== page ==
This is my twenty-first San Diego Comic Con, and I have got it somewhat down to a science: Schedule myself silly, including setting aside time to walk from one appointment to the next, to make sure no time is wasted during this very expensive weekend. So far I’ve only discovered one incident of double booking, so I’m doing quite well.
You could say that there’s nothing more grueling in the year of a comics professional than San Diego Comic Con, even though the show is about so many things other than comics.
No amount of good judgment can get you to bed before two in the morning—often far later. You find yourself talking nonstop, pitching or being pitched to. Adrenalin keeps you going throughout the show, and if you’re lucky Con Crud, the standard illness of the convention goer, only hits you after you’ve gotten home. Hopefully during the show you find time to connect with old friends, beyond just shouting over drinks in any of the increasingly widespread watering holes. Once upon a time, it seemed the entire industry congregated around the same couple of bars, but now things are spread throughout the hotels, the Gaslamp District, and beyond.
You spend the day walking the show floor, so large a space that you can see the curvature of the earth when inside the main room. At night, rubbery legs carry you for miles on a trek from one hosted bar to the next. I just got back from another somewhat draining convention—not so bad a show, really, except the eighteen-hour flight back and forth from Australia—and am not yet recovered enough to be excited enough to get on that plane to San Diego today.
Prep for San Diego Comic Con started many months ago, and the actual experience itself starts earlier and earlier. At Dark Horse, we’ve realized that with the competition from movie studios and video-game companies, it’s hard for too many comics announcements to really rise above the din of the show. Entertainment Weekly‘s detailed pre-coverage of the show barely mentioned comic books, even leaving out Walking Dead‘s #100th issue, an event you’d think they’d care about, what with the TV show. So our PR department starts scheduling announcements to roll out the week or so before any of us arrive in San Diego. One of our biggest, the 30 Days of Night/Criminal Macabre crossover, which promises to bring an end to one of these two long-running creator-owned series from Steve Niles, got great pickup beyond the initial announcement on Comic Book Resources.
I myself plan to spend much of my time at the show down the street, at Trickster (729 J Street), a happening launched last year by Scott Morse, award-winning cartoonist and Pixar story artist, to focus on creator-owned comics and the art and passion of comics, which is sometimes hard to find on the show floor proper, with the crowds and the stars and the cacophony from video-game booths. Ironic that it’s Scott, an employee of one of the best movie studios out there, creating this space for comics, but the symbiotic nature of the two industries is undeniable, and Scott made a name for himself in comics before he was at Pixar. Trickster features opportunities to hobnob with great creators, but it also provides unusual educational opportunities for the many aspiring writers and artists who come to Comic Con. For aspiring animators, the Pixar gang have a booth in the convention hall itself, reviewing portfolios from young story artists.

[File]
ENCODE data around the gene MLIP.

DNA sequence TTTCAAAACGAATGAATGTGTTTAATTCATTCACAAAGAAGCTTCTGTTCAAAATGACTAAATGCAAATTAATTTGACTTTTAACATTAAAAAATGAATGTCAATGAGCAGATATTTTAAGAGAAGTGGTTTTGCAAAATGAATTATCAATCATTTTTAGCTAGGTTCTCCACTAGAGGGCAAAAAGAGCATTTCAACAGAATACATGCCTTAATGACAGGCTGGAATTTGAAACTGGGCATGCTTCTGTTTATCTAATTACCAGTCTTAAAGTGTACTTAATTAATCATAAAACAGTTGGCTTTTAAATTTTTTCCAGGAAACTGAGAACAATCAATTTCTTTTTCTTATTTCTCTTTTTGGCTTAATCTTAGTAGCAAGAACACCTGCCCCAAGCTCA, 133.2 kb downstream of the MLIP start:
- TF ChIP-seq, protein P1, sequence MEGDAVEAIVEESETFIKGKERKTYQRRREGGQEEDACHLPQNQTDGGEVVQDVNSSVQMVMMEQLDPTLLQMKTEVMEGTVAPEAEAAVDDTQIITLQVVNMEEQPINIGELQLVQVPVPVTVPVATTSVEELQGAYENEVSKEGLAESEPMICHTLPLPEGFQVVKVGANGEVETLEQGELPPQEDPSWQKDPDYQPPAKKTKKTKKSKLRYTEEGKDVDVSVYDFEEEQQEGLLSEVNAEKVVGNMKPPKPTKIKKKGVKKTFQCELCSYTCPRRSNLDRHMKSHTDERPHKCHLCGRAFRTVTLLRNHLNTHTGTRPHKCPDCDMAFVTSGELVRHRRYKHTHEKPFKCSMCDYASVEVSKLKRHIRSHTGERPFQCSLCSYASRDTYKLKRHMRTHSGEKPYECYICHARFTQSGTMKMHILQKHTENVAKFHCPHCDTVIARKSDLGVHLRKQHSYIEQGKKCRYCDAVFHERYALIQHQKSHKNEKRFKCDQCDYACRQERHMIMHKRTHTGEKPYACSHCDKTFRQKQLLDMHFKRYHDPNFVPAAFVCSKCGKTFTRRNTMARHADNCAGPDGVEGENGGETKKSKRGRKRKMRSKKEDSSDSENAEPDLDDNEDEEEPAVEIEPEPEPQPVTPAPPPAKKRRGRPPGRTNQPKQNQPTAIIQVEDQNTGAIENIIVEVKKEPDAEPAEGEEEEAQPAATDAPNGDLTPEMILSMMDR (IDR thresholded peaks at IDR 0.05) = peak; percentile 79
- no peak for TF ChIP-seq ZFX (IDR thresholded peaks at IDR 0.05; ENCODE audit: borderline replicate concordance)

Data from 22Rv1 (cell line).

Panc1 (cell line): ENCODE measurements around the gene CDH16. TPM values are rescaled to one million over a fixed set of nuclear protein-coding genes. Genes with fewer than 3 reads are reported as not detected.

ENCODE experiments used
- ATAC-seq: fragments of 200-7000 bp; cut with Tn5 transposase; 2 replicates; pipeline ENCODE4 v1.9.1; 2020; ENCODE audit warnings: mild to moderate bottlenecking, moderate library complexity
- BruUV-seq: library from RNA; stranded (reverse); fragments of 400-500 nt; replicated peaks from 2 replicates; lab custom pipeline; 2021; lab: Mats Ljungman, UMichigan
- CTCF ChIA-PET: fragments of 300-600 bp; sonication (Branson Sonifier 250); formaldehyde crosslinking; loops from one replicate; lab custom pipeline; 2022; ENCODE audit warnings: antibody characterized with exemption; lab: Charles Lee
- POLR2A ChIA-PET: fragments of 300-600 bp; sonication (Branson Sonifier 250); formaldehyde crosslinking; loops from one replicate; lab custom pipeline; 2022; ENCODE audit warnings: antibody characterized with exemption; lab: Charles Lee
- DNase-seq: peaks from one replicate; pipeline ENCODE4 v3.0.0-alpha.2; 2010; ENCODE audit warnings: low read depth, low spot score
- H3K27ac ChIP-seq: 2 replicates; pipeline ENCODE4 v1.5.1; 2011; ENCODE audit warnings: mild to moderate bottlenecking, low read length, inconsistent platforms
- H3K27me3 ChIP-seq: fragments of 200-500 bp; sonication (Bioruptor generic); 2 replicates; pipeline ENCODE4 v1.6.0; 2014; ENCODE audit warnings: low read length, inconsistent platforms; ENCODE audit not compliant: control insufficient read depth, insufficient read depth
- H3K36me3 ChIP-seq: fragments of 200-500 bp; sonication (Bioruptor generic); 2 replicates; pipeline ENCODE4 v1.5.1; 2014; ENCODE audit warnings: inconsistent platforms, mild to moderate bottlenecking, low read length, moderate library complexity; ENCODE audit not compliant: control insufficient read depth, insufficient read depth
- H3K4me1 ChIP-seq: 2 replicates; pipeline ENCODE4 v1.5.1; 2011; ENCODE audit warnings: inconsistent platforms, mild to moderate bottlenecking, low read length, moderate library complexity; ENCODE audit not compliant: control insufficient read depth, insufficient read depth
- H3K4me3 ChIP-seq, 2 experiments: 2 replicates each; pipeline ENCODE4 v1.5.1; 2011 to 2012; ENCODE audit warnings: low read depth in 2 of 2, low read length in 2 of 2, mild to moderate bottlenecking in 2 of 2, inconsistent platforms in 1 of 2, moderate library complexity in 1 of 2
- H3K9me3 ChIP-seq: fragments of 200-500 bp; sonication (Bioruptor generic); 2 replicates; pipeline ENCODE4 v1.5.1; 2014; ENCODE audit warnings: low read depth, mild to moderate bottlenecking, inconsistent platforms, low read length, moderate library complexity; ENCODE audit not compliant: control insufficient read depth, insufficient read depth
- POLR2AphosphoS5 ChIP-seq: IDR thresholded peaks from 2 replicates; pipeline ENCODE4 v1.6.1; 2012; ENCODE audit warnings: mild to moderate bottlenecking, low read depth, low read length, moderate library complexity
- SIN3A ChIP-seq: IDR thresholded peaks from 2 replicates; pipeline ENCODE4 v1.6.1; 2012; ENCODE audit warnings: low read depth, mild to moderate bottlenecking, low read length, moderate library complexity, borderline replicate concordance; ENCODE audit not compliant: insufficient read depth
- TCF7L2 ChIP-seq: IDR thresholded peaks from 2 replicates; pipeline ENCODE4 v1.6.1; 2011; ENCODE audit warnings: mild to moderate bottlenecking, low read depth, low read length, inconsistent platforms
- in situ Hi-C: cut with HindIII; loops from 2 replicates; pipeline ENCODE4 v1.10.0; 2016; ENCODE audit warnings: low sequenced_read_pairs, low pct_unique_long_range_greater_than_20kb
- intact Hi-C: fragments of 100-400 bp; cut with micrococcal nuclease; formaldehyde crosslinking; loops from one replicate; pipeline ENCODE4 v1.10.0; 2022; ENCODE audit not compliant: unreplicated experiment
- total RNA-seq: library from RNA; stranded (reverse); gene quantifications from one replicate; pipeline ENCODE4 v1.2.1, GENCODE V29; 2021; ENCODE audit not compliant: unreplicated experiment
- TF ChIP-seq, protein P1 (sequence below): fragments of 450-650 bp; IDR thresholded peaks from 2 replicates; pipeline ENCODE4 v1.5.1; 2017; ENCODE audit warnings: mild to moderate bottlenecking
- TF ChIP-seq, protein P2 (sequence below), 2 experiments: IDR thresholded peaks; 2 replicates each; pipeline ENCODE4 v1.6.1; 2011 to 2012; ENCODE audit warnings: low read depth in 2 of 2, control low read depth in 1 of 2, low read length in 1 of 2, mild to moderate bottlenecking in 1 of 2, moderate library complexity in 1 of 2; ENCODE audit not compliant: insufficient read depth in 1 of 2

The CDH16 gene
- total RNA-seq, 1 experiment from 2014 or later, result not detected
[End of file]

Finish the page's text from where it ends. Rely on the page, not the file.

Another big part of the comic-book professional’s duties at Comic Con is appearing on panels. I have a few of those, though fortunately none I’m moderating, which relieves a lot of pressure. The one I’m looking forward to the most is “Drawing on Your Nightmares,” where I’ll join Steve Niles, Eric Powell, Tim Seeley, and a few others in talking about our upcoming end-of-year flurry of horror comics, including the aforementioned crossover, Powell’s return to a monthly schedule for The Goon, and a hardhitting occult mystery from Hack/Slash creator Seeley, which we’ve hyped, pretty accurately, as Buffy & Angel as Natural Born Killers. The thing I’ve been most excited about the last six months is the ramp up to the releases this fall, working closely with our Marketing department to create a unique push for these books, which also includes Mike Mignola’s Hellboy in Hell, and a new Edgar Allan Poe adaptation by living legend Richard Corben—Conqueror Worm, one of the strangest comics you’re ever likely to read.
Saturday is always the busiest day of the show, when it becomes almost impossible to walk the floor, the crowd is so thick. I don’t normally like crowds, makes the skin crawl. I seldom go to concerts or opening nights of films because of crowds. And Saturday is the day I’ll be stuck on the floor the most, including pressing through the main hall with Dark Horse’s most popular Hollywood partner, the director of the most successful superhero film of all time. I’ve walked the floor with Joss Whedon, who created Buffy the Vampire long before directing The Avengers, but I suspect this year it’ll be a slightly more hectic experience. Wish us luck.
I’ve almost certainly forgotten to pack my business cards; I always do. I’m staying in a new hotel for the first time in ten years, after our old hotel, the Hilton Gaslamp, was booked up months ago by movie studios—and I’ve once again echoed the groan of comics folks everywhere, frustrated to see our industry co-opted by Hollywood, but still eager to reap the benefits of the relationship. You gotta have a sense of humor about it